REVIEW: HP Chromebook 11

The HP Chromebook is a good ultra-light portable that’s somewhat hamstrung by the limitations of cloud services for travelling workers.

Graph for REVIEW: HP Chromebook 11

It was an hour out of Auckland that the limits of the cloud-based HP Chromebook became apparent; all the documents supposedly synchronised for offline use by Google Drive turned out to be unavailable.

That the inaccessible documents were notes from a cloud accounting software conference was somewhat ironic.

It was a shame the Google Drive offline feature failed, as the HP Chromebook is a good basic laptop computer that fills a market gap left by the demise of the netbook PC category – lightweight, fast and retailing for under $500.

Priced in Australia at $399, the HP Chromebook 11 weighs in just on a kilo with a clear 1366 x 768 11-inch screen and comfortable keyboard.

With heavy use the battery lasts five hours which is consistent with the “up to six hours” claimed in the product specs. Recharging the system takes three hours from empty to 100 per cent so it’s best to keep the cable and battery pack handy.

The charging cable uses a standard micro USB connector familiar to most Android phones so compatibility isn’t a problem, although the charger – the review device was supplied with a US power pack – ran very hot on Australian and New Zealand 240v mains electricity.

Lightning fast boot-up

A big advantage the device has over its Mac and Windows competitors is the boot-up time, with the system getting to the login screen from a cold start in 10 seconds and ready to use in 30 seconds.

Using browser-based applications simplifies the system and while there’s a bit of a learning curve for Mac and Windows users in getting used to the Chrome OS interface, navigating through functions is clean and intuitive.

One great advantage of Chrome OS for the time-poor or impatient is that Google’s seamless and almost invisible update system avoids the frustration of clunky Windows Updates, where a user can be standing around for 30 minutes waiting for patches to be installed as the computers shuts down or starts up.

Rounding out the hardware side of the machine are two USB ports that add a degree of flexibility to the device and allow the user to expand the limited hard drive space. Compatibility with basic devices like USB sticks is fine although there may be driver problems with more exotic equipment while printing relies upon the Google Cloud printing service.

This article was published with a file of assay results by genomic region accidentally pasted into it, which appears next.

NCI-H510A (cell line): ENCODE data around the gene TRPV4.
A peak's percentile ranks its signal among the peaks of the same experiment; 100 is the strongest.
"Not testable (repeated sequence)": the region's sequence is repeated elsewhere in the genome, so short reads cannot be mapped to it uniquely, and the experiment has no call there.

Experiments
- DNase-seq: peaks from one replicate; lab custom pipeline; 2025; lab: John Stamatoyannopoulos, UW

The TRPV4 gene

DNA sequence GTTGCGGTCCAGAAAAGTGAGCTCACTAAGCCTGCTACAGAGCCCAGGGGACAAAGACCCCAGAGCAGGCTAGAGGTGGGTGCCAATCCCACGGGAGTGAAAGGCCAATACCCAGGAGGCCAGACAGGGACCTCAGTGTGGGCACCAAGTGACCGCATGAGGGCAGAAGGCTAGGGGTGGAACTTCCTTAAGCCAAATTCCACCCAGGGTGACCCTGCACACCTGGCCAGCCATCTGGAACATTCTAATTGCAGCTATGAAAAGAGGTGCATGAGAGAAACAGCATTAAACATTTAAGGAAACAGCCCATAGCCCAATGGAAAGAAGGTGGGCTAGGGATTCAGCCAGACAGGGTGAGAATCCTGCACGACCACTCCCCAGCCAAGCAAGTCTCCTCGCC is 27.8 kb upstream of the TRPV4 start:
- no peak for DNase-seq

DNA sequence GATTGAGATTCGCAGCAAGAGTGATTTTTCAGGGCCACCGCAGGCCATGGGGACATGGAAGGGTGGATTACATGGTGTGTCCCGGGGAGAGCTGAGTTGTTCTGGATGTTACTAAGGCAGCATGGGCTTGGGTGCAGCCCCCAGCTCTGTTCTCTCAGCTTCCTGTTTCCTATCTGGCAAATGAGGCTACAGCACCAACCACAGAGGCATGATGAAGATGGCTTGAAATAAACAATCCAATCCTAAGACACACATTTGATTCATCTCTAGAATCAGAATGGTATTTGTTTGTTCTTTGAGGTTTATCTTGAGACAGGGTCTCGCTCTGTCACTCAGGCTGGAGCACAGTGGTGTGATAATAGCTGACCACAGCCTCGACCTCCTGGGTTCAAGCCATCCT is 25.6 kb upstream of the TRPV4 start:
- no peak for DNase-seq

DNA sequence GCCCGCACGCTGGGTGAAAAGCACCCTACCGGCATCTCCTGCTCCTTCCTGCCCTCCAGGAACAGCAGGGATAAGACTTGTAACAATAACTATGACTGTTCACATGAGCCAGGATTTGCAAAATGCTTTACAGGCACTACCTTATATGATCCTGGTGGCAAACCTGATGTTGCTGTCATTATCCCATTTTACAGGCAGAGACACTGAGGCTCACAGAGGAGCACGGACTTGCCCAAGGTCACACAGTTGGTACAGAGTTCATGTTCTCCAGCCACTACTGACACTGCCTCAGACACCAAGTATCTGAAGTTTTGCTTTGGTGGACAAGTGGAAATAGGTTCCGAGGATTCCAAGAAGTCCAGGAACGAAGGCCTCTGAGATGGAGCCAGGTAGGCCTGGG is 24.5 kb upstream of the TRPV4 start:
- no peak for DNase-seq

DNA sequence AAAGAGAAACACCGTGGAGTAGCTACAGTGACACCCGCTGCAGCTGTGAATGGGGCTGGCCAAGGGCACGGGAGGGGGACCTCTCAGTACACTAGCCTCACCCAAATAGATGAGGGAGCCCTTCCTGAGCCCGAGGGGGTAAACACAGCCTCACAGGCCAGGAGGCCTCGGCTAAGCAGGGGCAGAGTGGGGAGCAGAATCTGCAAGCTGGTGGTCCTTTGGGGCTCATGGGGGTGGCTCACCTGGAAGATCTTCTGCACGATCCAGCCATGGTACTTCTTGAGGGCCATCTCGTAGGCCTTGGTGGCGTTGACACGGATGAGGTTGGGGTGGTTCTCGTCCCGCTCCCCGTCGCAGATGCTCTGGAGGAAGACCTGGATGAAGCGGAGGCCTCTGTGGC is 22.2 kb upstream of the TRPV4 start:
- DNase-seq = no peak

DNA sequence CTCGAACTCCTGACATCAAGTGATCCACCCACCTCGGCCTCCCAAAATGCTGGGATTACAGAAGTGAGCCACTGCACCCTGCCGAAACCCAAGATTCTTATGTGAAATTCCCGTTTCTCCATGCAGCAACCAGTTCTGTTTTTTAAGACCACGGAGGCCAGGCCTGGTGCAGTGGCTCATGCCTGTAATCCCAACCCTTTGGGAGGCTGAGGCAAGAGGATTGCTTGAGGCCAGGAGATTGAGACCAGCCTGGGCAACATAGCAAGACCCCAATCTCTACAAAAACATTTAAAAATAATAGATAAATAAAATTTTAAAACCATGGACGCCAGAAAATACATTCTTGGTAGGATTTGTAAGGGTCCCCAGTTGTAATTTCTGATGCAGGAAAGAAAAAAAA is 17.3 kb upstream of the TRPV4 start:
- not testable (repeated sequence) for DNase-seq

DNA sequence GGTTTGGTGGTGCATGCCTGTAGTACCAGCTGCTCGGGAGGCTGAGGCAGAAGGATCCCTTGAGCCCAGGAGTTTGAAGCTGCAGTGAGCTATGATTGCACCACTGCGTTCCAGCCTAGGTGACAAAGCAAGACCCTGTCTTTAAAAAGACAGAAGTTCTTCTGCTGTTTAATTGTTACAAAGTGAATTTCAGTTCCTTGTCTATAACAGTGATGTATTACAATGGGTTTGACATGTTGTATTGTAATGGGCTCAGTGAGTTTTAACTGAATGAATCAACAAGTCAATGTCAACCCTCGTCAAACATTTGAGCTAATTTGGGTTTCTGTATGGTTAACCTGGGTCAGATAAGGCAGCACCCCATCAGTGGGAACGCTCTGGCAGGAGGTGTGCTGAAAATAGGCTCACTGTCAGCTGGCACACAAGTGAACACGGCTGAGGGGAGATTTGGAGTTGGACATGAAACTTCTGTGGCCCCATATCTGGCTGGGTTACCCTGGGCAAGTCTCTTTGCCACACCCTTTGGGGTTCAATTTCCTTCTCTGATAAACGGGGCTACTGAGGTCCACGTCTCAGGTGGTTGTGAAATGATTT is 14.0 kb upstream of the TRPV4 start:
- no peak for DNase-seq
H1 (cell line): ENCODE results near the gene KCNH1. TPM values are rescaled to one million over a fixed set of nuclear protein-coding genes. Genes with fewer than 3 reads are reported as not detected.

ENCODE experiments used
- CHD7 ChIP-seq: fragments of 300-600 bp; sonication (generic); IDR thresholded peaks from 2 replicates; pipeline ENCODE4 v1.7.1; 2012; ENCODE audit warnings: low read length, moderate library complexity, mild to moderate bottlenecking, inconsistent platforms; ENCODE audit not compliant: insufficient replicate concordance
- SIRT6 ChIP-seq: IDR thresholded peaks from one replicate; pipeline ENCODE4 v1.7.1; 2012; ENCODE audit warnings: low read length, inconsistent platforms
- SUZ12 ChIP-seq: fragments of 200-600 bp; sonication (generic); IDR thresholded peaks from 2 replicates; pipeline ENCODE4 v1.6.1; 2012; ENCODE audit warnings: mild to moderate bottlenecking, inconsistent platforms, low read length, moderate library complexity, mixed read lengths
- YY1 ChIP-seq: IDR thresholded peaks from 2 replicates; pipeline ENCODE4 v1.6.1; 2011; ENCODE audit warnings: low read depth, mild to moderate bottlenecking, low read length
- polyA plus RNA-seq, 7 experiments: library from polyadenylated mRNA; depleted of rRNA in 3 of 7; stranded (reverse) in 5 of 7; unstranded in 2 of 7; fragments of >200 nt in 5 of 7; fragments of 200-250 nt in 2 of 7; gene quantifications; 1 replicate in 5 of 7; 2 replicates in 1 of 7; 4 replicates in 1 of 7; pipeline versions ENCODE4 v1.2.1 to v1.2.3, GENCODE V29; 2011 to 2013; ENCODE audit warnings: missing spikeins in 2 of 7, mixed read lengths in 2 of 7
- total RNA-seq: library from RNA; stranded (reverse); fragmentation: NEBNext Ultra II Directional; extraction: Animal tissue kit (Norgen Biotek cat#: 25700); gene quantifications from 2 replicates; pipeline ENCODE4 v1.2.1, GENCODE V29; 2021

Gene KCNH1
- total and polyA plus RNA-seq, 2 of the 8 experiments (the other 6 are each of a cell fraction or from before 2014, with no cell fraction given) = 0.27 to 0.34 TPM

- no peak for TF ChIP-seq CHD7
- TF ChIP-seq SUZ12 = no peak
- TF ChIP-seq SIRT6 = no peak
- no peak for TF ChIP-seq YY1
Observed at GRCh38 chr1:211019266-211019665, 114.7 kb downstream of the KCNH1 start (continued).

The 16GB eMMC solid-state drive is limited in size but also means the Chromebook zips through all of its applications, making the computer a delight to use.

While the computer is fast, the 16GB drive means the device depends upon cloud services for most of its operations and Google currently offers a free 100GB of online storage for HP Chromebook users.

If you or your business are already in the Google ecosystem then the Chromebook takes only a few minutes to set up and everything that’s accessible to your desktop and smartphone is immediately available. The consistency across Google’s services and between devices is one of the major benefits of using the company’s cloud services.

Should your organisation use Microsoft SharePoint or another enterprise service then life is going to be somewhat more complex and could well be a deal-breaker for enterprise users. For home use or small business use the move to Google services isn’t a great challenge, although Google’s office apps lack many of the advanced features of Microsoft Office and similar tools.

Augmenting the somewhat basic built-in apps is the Google Play store, with no shortage of paid and free apps. The standard range of cloud services ranging from standards like Evernote and Salesforce are available, through to more quirky productivity tools, add-ons and games.

It should be noted though that some popular apps such as Skype aren’t supported in Chrome OS, so it’s important to check that the services you rely on can be used on Chromebook before making the purchase.

At the mercy of the internet gods

The dependence on the cloud is a drawback for the Chromebook as Wi-Fi and cellular data access can be flaky, even in the centre of big cities – not to mention isolation once on a plane.

One of the truisms in the life of modern business travellers is never to leave yourself at the mercy of airport, hotel or conference centre Wi-Fi. When you’re using a cloud-based Chromebook you will find yourself breaking this fundamental rule.

Which is a shame, because the HP Chromebook 11 is an excellent device for the mobile worker: it’s fast, with decent battery life, and very light. One great attraction is that  its compact form-factor is well suited for working on a crowded train, bus or cramped economy class airline seat.

Unfortunately the reliance on Wi-Fi connectivity leaves a modern road warrior at the mercy of the internet gods.

For use in the office or home where Wi-Fi internet access is available, the Chromebook is a good workhorse for users needing a basic computer. However when you step into the wider world where internet accessibility can’t be taken for granted, the device suffers.

Tethering to an iPhone or Android smartphone through Bluetooth and Wi-Fi was seamless and worked well, but for someone looking at being productive while travelling in planes, taxis or public transport, the uncertainties of mobile internet make it difficult to recommend the device for the true road warrior.

On the flight from Auckland, I gave up and broke out my old HP Windows laptop which, while slower and not as nice to use as the Chromebook, was at least able to work at 30,000 feet. Such is the life of the modern, travelling worker.

Paul Wallbank is the publisher of Networked Globe. You cam read more of his thoughts in his personal blog Decoding The New Economy.

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